Bridge to Terabithia : Chapter 6
Summary of Chapter Six: The Coming of Prince Terrien
As the Christmas season approaches, Jess's sisters are arguing about what to buy their boyfriends at high school, and his mother is claiming there is not enough money for presents. Brenda asks Jess what he is going to give to his girlfriend? She makes fun of Leslie's looks, and Jess wonders why he feels more related to Leslie than to his own unkind family. Much of the family money is going to get May Belle a Barbie doll. Jess cannot think of a present for Leslie.
Finally, Jess sees a sign for free puppies, and knows what he can give to Leslie. He meets her at the castle on Christmas Eve afternoon to give her a brown and black puppy. She names the puppy Prince Terrien, the guardian of Terabithia. They go to the pine grove because it is a moment of greatest joy. Leslie gives Jess a box of watercolors, brushes, and art paper.
At home, May Belle helps Jess ease Joyce Ann's fear that Santa won't be able to find them because there is no chimney to come down. Jess decides May Belle is a good person. He helps her play with her Barbie doll on Christmas morning. He pretends to like the present his dad bought for him: a racing-car set. The older sisters are jealous of each other's presents, and the mother complains. Jess feels disappointed and is glad to go milk the cow. When he leaves the house Leslie is waiting for him, and “It felt like Christmas again” (p 64).
Commentary on Chapter Six: The Coming of Prince Terrien
The Christmas season reveals character. Jess is sensitive and sees that his father's desire to please him with the car-racing set is the same as his desire to please Leslie. He pretends for his father's sake, knowing his dad spent more than he could afford. On the other hand, Jess's free gift to Leslie is inspired. She loves the dog. It is a gift no one else would have known to give her. She also knows what Jess most wants and gives him art supplies.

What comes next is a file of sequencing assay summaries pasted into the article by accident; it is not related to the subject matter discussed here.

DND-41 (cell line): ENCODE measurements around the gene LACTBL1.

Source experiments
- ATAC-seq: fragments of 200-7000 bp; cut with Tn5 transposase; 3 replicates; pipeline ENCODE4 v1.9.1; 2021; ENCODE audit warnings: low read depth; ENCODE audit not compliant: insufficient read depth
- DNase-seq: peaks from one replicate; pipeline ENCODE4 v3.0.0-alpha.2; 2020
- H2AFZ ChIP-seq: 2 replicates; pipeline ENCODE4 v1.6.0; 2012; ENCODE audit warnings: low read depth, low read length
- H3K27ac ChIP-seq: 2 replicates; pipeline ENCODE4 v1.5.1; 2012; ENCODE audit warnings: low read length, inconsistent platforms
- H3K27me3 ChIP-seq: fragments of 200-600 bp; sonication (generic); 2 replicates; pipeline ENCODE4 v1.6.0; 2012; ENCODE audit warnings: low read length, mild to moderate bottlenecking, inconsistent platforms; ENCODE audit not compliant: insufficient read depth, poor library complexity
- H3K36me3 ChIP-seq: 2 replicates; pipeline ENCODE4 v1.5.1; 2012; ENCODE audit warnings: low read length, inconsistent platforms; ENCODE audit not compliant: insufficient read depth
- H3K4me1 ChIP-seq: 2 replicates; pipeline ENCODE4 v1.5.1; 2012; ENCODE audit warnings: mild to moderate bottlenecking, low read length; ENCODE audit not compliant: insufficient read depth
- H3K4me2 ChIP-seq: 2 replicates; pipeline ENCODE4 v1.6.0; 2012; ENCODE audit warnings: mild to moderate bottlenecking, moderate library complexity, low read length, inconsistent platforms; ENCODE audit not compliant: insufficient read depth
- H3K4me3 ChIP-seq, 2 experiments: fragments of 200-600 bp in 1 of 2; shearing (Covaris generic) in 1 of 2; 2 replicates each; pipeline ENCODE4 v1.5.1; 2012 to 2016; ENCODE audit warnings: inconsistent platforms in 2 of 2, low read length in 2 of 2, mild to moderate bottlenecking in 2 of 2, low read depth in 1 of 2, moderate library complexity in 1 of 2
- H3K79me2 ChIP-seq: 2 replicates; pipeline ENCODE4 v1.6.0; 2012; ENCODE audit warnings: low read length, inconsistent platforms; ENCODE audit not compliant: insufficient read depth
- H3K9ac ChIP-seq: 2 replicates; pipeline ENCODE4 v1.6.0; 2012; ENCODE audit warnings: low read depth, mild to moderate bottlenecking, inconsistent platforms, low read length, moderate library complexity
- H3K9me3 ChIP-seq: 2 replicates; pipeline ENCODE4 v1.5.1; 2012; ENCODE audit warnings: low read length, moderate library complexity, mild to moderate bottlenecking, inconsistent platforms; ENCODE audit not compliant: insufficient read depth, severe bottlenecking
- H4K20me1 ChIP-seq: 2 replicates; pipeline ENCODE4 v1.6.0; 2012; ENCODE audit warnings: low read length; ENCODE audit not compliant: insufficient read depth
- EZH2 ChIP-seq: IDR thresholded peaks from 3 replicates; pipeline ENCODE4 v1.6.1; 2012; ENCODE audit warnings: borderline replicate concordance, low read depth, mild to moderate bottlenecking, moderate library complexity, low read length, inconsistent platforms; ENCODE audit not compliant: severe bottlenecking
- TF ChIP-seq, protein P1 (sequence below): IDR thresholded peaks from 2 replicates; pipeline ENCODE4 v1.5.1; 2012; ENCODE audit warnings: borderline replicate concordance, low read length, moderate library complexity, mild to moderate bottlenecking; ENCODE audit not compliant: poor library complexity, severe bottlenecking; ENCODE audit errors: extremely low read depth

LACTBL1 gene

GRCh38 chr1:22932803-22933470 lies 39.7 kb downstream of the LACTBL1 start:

Jess feels closer to Leslie than to his family. He wonders if he is a foundling. He devours the books Leslie loans him. His whole life is richer because of her, and he notes the selfish and shallow behavior of his sisters with sorrow. Only May Belle seems to understand that the feelings of others count. She tries to comfort the youngest child, following Jess's lead, because he knows there is not enough money for “Santa” to give her a nice present.
There is a moment of dramatic preparation when Jess has to hold the dog as he swings on the rope over the creek bed. He thinks the more logical way would be to carry the dog over the dry bed farther down, but he has begun to believe in the magic of Terabithia and thinks he has to enter the right way, swinging on the rope. This is foreshadowing for the tragedy to come.
Paterson, Katherine, Bridge to Terabithia, Illustrated by Donna Diamond, Thomas Y. Crowell Company, 1977.